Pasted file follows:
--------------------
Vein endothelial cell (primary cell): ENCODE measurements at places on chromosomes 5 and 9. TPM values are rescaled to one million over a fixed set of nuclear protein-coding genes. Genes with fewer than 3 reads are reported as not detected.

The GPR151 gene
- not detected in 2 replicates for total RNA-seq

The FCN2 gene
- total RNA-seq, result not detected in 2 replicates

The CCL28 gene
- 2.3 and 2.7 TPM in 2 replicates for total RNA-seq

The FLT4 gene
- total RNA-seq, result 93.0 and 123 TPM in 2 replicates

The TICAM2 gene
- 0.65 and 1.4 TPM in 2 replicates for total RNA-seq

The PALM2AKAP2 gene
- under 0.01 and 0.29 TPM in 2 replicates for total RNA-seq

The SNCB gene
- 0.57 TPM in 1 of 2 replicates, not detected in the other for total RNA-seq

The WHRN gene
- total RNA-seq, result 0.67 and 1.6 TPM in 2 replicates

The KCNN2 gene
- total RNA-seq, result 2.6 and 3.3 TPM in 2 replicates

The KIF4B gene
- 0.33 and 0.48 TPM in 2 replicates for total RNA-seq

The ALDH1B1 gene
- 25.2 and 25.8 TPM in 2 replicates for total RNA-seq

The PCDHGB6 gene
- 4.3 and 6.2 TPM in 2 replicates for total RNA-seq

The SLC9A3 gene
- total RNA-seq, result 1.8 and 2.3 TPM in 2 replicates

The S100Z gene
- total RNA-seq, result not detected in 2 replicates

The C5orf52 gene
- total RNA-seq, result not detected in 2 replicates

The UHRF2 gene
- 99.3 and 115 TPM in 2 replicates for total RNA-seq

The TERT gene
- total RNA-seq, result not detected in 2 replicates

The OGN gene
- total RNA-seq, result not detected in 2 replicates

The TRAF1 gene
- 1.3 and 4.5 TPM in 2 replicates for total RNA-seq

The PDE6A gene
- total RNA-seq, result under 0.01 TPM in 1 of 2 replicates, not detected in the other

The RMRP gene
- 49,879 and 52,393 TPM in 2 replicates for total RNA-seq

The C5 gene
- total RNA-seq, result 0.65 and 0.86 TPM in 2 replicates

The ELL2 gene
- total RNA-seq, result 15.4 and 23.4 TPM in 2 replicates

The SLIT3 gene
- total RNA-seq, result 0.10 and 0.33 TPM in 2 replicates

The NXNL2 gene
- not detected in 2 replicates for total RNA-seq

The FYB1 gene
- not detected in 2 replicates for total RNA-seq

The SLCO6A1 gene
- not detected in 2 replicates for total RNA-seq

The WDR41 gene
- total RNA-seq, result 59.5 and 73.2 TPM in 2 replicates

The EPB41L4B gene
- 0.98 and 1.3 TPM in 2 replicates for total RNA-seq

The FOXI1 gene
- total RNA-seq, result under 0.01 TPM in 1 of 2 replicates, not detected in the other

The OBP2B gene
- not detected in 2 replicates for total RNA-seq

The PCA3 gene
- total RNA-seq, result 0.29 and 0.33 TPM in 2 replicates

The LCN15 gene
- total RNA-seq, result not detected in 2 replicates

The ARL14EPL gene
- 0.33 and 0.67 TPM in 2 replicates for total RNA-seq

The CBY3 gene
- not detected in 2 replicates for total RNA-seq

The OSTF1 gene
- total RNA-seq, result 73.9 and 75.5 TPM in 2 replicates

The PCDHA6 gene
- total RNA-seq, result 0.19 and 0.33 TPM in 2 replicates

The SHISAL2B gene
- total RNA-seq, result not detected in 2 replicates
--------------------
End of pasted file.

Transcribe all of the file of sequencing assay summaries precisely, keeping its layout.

Vein endothelial cell (primary cell): ENCODE measurements at places on chromosomes 5 and 9. TPM values are rescaled to one million over a fixed set of nuclear protein-coding genes. Genes with fewer than 3 reads are reported as not detected.

The GPR151 gene
- not detected in 2 replicates for total RNA-seq

The FCN2 gene
- total RNA-seq, result not detected in 2 replicates

The CCL28 gene
- 2.3 and 2.7 TPM in 2 replicates for total RNA-seq

The FLT4 gene
- total RNA-seq, result 93.0 and 123 TPM in 2 replicates

The TICAM2 gene
- 0.65 and 1.4 TPM in 2 replicates for total RNA-seq

The PALM2AKAP2 gene
- under 0.01 and 0.29 TPM in 2 replicates for total RNA-seq

The SNCB gene
- 0.57 TPM in 1 of 2 replicates, not detected in the other for total RNA-seq

The WHRN gene
- total RNA-seq, result 0.67 and 1.6 TPM in 2 replicates

The KCNN2 gene
- total RNA-seq, result 2.6 and 3.3 TPM in 2 replicates

The KIF4B gene
- 0.33 and 0.48 TPM in 2 replicates for total RNA-seq

The ALDH1B1 gene
- 25.2 and 25.8 TPM in 2 replicates for total RNA-seq

The PCDHGB6 gene
- 4.3 and 6.2 TPM in 2 replicates for total RNA-seq

The SLC9A3 gene
- total RNA-seq, result 1.8 and 2.3 TPM in 2 replicates

The S100Z gene
- total RNA-seq, result not detected in 2 replicates

The C5orf52 gene
- total RNA-seq, result not detected in 2 replicates

The UHRF2 gene
- 99.3 and 115 TPM in 2 replicates for total RNA-seq

The TERT gene
- total RNA-seq, result not detected in 2 replicates

The OGN gene
- total RNA-seq, result not detected in 2 replicates

The TRAF1 gene
- 1.3 and 4.5 TPM in 2 replicates for total RNA-seq

The PDE6A gene
- total RNA-seq, result under 0.01 TPM in 1 of 2 replicates, not detected in the other

The RMRP gene
- 49,879 and 52,393 TPM in 2 replicates for total RNA-seq

The C5 gene
- total RNA-seq, result 0.65 and 0.86 TPM in 2 replicates

The ELL2 gene
- total RNA-seq, result 15.4 and 23.4 TPM in 2 replicates

The SLIT3 gene
- total RNA-seq, result 0.10 and 0.33 TPM in 2 replicates

The NXNL2 gene
- not detected in 2 replicates for total RNA-seq

The FYB1 gene
- not detected in 2 replicates for total RNA-seq

The SLCO6A1 gene
- not detected in 2 replicates for total RNA-seq

The WDR41 gene
- total RNA-seq, result 59.5 and 73.2 TPM in 2 replicates

The EPB41L4B gene
- 0.98 and 1.3 TPM in 2 replicates for total RNA-seq

The FOXI1 gene
- total RNA-seq, result under 0.01 TPM in 1 of 2 replicates, not detected in the other

The OBP2B gene
- not detected in 2 replicates for total RNA-seq

The PCA3 gene
- total RNA-seq, result 0.29 and 0.33 TPM in 2 replicates

The LCN15 gene
- total RNA-seq, result not detected in 2 replicates

The ARL14EPL gene
- 0.33 and 0.67 TPM in 2 replicates for total RNA-seq

The CBY3 gene
- not detected in 2 replicates for total RNA-seq

The OSTF1 gene
- total RNA-seq, result 73.9 and 75.5 TPM in 2 replicates

The PCDHA6 gene
- total RNA-seq, result 0.19 and 0.33 TPM in 2 replicates

The SHISAL2B gene
- total RNA-seq, result not detected in 2 replicates